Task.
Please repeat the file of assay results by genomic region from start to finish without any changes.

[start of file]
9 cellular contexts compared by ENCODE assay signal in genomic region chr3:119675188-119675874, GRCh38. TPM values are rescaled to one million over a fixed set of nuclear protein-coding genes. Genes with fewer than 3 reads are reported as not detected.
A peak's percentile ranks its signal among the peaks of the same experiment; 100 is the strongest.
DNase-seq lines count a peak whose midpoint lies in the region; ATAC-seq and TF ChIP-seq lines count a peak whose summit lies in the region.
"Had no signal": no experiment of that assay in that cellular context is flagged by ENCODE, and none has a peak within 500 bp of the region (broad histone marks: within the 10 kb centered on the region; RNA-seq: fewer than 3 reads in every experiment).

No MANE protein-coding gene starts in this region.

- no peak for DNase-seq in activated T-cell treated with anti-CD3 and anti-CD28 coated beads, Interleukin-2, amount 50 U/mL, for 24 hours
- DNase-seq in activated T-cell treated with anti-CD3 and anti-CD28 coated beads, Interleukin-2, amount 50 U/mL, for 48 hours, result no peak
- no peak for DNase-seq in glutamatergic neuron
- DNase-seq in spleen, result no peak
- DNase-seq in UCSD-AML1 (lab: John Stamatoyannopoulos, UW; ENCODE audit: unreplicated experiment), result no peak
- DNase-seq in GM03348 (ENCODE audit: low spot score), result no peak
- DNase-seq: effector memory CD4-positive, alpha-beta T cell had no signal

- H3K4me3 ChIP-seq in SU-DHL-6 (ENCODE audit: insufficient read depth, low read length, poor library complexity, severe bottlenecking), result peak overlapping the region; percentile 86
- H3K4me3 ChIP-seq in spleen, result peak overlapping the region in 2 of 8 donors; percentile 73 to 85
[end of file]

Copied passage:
9 cellular contexts compared by ENCODE assay signal in genomic region chr3:119675188-119675874, GRCh38. TPM values are rescaled to one million over a fixed set of nuclear protein-coding genes. Genes with fewer than 3 reads are reported as not detected.
A peak's percentile ranks its signal among the peaks of the same experiment; 100 is the strongest.
DNase-seq lines count a peak whose midpoint lies in the region; ATAC-seq and TF ChIP-seq lines count a peak whose summit lies in the region.
"Had no signal": no experiment of that assay in that cellular context is flagged by ENCODE, and none has a peak within 500 bp of the region (broad histone marks: within the 10 kb centered on the region; RNA-seq: fewer than 3 reads in every experiment).

No MANE protein-coding gene starts in this region.

- no peak for DNase-seq in activated T-cell treated with anti-CD3 and anti-CD28 coated beads, Interleukin-2, amount 50 U/mL, for 24 hours
- DNase-seq in activated T-cell treated with anti-CD3 and anti-CD28 coated beads, Interleukin-2, amount 50 U/mL, for 48 hours, result no peak
- no peak for DNase-seq in glutamatergic neuron
- DNase-seq in spleen, result no peak
- DNase-seq in UCSD-AML1 (lab: John Stamatoyannopoulos, UW; ENCODE audit: unreplicated experiment), result no peak
- DNase-seq in GM03348 (ENCODE audit: low spot score), result no peak
- DNase-seq: effector memory CD4-positive, alpha-beta T cell had no signal

- H3K4me3 ChIP-seq in SU-DHL-6 (ENCODE audit: insufficient read depth, low read length, poor library complexity, severe bottlenecking), result peak overlapping the region; percentile 86
- H3K4me3 ChIP-seq in spleen, result peak overlapping the region in 2 of 8 donors; percentile 73 to 85